Home ownership issues
This content applies to England only.
House prices have soared over the past decade, well beyond the reach of many people. If wages had gone up at the same rate as house prices, across England the average salary would be £29,000 higher!
This gap between wages and house prices makes it harder and harder for first-time buyers to get on the ladder in the first place. Huge numbers of young people are now finding themselves priced out of home ownership altogether, forced into a life of private renting.
Even those people who have managed to get onto the ladder are not safe from housing problems. As house prices soared over the last decade, so too did the number of borrowers who took out risky mortgage loans in order to buy a home. As the economy crashed, many of these homeowners found themselves in real trouble [Link to new page: 10 – Issues for homeowners ]. With the economy struggling, many people found it harder to meet their monthly repayments, often with dire consequences – 28,900 homes were repossessed across the UK in 2013.
These issues are closely linked. A lack of homes leads to prices rising. In order to buy a home, people have to take out higher, riskier loans. When the banks hand out these risky loans, it pushes the prices up even further – and the cycle continues. Watch our video to see how this vicious circle started:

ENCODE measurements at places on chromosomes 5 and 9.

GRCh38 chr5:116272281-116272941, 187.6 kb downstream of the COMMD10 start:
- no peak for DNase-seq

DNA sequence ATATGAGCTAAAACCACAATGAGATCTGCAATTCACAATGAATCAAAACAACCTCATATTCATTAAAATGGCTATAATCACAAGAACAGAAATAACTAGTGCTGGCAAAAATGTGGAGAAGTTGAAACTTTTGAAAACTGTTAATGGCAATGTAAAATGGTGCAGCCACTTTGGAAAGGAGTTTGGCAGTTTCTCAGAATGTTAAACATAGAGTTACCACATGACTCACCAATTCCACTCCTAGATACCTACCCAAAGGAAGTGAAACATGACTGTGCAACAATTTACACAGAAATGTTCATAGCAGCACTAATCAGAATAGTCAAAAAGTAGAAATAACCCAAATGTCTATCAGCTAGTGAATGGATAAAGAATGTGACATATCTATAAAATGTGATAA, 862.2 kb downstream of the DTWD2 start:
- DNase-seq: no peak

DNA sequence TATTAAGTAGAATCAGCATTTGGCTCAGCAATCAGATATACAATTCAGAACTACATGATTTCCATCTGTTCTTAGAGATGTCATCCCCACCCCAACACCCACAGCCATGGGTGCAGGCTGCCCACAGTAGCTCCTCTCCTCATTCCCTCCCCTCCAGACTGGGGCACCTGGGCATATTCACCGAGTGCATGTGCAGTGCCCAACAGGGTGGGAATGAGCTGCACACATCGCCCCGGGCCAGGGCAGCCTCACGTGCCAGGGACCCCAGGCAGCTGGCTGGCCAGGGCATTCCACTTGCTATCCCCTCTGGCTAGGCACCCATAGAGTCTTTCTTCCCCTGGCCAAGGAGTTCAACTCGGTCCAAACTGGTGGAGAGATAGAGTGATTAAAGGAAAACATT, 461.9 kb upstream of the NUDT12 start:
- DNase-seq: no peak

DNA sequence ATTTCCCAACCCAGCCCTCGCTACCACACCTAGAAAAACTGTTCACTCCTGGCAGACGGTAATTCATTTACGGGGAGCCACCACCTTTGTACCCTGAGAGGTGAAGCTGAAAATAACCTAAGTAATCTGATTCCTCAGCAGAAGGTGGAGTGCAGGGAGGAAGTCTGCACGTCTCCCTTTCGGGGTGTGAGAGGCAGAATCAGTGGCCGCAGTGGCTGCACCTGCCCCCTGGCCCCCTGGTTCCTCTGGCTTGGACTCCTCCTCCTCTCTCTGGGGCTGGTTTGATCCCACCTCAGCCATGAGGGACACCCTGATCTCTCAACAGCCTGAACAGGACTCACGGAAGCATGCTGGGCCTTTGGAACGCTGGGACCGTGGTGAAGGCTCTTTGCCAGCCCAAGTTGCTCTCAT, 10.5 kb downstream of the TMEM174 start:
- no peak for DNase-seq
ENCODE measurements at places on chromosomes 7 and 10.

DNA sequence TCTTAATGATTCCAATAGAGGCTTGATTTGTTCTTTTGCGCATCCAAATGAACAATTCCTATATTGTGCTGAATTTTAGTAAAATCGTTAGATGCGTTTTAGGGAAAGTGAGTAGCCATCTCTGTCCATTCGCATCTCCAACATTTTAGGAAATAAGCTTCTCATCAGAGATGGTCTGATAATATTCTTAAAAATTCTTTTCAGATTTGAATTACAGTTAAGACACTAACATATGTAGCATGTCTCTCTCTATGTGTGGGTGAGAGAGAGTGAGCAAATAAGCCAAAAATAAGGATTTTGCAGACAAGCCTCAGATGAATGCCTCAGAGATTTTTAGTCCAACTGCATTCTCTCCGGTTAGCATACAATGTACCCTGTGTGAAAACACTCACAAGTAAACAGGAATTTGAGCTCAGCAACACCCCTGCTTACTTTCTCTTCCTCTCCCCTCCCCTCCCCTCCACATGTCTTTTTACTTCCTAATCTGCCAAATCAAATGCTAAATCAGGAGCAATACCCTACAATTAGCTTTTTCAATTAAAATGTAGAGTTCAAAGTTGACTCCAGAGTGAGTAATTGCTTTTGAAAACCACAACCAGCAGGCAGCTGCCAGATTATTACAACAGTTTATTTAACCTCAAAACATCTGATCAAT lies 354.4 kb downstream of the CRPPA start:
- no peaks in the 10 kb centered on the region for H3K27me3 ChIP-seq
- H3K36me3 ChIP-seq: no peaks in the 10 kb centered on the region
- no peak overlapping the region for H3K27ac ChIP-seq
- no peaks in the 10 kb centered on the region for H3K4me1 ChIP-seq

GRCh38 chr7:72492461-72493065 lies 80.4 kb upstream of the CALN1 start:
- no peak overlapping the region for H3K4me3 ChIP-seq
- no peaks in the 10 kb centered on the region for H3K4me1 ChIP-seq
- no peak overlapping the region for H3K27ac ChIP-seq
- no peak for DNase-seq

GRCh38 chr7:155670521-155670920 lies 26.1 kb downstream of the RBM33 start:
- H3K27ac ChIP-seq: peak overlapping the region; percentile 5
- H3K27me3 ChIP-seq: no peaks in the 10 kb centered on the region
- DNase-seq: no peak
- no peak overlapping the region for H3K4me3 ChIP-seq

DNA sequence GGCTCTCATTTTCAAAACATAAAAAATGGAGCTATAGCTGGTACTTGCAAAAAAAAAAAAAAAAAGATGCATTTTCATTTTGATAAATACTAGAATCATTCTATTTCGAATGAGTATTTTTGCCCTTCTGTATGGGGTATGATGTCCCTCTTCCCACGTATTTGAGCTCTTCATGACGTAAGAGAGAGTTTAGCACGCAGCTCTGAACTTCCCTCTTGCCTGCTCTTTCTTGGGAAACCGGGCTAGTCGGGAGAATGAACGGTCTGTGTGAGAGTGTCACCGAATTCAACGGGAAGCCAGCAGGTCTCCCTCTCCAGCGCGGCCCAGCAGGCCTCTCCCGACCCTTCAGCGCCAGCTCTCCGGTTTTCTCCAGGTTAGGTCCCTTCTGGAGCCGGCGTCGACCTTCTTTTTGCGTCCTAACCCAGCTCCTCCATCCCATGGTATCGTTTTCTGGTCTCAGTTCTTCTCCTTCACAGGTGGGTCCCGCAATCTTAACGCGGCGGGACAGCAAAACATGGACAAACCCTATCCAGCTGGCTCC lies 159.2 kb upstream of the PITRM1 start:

The government says they want to increase the number of people who own their homes. We believe that to do this, they have to make sure that:
- home ownership is made less risky
- lending is made more affordable
- that homeowners have access to a decent safety net and free, impartial advice
But if we want to end this cycle of bust and boom for good, we need to address the underlying problem: we need to build more affordable homes.
There are two moments where it is extremely important mortgage borrowers get sound independent financial advice: